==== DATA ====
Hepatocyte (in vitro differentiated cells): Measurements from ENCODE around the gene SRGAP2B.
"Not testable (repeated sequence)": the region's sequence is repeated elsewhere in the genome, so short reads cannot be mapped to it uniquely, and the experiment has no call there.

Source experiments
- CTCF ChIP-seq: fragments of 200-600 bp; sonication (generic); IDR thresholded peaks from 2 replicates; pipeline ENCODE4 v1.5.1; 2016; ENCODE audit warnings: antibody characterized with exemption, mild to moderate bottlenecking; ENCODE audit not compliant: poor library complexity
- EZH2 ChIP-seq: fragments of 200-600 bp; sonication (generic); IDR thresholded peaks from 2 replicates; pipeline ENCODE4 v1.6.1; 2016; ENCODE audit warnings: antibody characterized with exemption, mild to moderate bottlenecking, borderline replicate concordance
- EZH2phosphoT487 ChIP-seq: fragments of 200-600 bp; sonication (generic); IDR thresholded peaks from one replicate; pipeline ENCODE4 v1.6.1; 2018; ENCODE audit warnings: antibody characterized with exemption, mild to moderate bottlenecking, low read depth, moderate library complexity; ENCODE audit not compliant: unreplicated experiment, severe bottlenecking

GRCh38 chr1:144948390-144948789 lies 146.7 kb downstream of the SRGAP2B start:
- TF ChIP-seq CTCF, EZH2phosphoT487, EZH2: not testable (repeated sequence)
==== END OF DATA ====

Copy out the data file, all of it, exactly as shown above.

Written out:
Hepatocyte (in vitro differentiated cells): Measurements from ENCODE around the gene SRGAP2B.
"Not testable (repeated sequence)": the region's sequence is repeated elsewhere in the genome, so short reads cannot be mapped to it uniquely, and the experiment has no call there.

Source experiments
- CTCF ChIP-seq: fragments of 200-600 bp; sonication (generic); IDR thresholded peaks from 2 replicates; pipeline ENCODE4 v1.5.1; 2016; ENCODE audit warnings: antibody characterized with exemption, mild to moderate bottlenecking; ENCODE audit not compliant: poor library complexity
- EZH2 ChIP-seq: fragments of 200-600 bp; sonication (generic); IDR thresholded peaks from 2 replicates; pipeline ENCODE4 v1.6.1; 2016; ENCODE audit warnings: antibody characterized with exemption, mild to moderate bottlenecking, borderline replicate concordance
- EZH2phosphoT487 ChIP-seq: fragments of 200-600 bp; sonication (generic); IDR thresholded peaks from one replicate; pipeline ENCODE4 v1.6.1; 2018; ENCODE audit warnings: antibody characterized with exemption, mild to moderate bottlenecking, low read depth, moderate library complexity; ENCODE audit not compliant: unreplicated experiment, severe bottlenecking

GRCh38 chr1:144948390-144948789 lies 146.7 kb downstream of the SRGAP2B start:
- TF ChIP-seq CTCF, EZH2phosphoT487, EZH2: not testable (repeated sequence)